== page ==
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Everest reveals blood pressure risks

Wednesday August 27th, 2014

Blood pressure increases steadily as humans reach high altitudes, according to the latest findings of medical research on Mount Everest.

Italian researchers found that the drug telmisartan can counteract the rise in blood pressure up to a height of 3,400 metres but not beyond.

Kathmandu in Nepal is 1,355 metres above sea level while Denver in the USA is 1,560 metres above sea level.

The researchers camped at an Everest base camp some 5,400 metres above sea level. The mountain peak is 8,800 metres high.

They say theirs is the first study of its kind because they used ambulatory blood pressure monitoring to track changes to blood pressure throughout periods of 24 hours.

The researchers say their findings have implications not just for high altitudes but for others who may suffer from oxygen deprivation.

They found that at the level of the base camp, volunteers had experienced an increase in systolic blood pressure of 14 points and in diastolic blood pressure of ten points.

The findings have been published in the European Heart Journal.

Researcher Professor Gianfranco Parati, of the Istituto Auxologico Italiano, Milan, Italy, said: “Our study provides the first systematic demonstration that exposure to progressively higher altitudes is associated with a progressive and marked increase in ambulatory blood pressure.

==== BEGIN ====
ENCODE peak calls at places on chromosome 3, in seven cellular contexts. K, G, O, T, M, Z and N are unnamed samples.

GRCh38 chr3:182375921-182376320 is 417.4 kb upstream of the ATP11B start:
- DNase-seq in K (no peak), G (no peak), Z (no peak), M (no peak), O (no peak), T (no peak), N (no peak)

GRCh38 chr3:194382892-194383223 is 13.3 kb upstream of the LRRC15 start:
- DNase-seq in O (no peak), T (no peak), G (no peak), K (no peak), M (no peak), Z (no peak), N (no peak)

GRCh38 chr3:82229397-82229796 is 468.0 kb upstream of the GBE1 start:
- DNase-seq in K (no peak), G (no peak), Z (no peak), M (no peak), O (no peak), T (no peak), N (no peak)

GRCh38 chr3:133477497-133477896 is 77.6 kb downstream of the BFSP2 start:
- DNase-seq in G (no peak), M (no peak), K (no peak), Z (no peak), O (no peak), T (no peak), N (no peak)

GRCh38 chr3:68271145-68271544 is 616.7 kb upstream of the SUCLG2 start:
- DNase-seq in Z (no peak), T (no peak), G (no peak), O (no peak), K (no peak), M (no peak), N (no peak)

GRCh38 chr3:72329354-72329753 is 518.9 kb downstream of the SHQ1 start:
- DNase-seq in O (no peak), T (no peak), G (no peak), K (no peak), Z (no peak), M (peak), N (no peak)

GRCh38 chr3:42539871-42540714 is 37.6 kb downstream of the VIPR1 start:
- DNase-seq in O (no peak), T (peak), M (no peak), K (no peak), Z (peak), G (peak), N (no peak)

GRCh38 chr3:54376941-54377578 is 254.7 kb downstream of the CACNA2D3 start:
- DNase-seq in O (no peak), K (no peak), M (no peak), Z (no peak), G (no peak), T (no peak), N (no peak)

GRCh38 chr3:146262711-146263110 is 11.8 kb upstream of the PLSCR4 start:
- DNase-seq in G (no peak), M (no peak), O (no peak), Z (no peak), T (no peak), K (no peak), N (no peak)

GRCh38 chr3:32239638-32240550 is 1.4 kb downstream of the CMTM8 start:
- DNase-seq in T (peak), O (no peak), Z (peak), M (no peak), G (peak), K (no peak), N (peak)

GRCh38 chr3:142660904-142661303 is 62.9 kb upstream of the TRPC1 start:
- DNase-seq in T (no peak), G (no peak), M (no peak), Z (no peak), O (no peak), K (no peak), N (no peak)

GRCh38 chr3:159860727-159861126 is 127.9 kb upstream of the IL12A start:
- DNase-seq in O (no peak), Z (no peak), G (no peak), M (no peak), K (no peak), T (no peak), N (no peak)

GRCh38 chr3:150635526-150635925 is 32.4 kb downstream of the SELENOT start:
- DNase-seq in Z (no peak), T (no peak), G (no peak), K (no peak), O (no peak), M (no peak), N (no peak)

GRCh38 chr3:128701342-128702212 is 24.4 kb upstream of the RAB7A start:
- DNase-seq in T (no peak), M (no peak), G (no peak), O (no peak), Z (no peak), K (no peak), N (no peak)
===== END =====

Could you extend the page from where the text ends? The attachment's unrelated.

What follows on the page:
"The increase occurred immediately after the high altitude was reached, persisted during prolonged altitude exposure, was seen throughout the 24-hour period but was particularly pronounced at night when there was a reduction in the night-time ‘dip’, and disappeared after return to sea level.

"After reaching Everest base camp, the effect of high altitude was greater on systolic blood pressure in people aged 50 and over compared with younger people."

He added: "Our findings will also enable us to take appropriate action to warn cardiovascular patients of the need for caution whenever they are going to be exposed to high altitudes for leisure or work."

Gianfranco Parati et al. Changes in 24 h ambulatory blood pressure and effects of angiotensin II receptor blockade during acute and prolonged high-altitude exposure: a randomized clinical trial. European Heart Journal 27 August 2014; doi:10.1093/eurheartj/ehu275

Tags: Asia | Europe | Heart Health | Traveller Health

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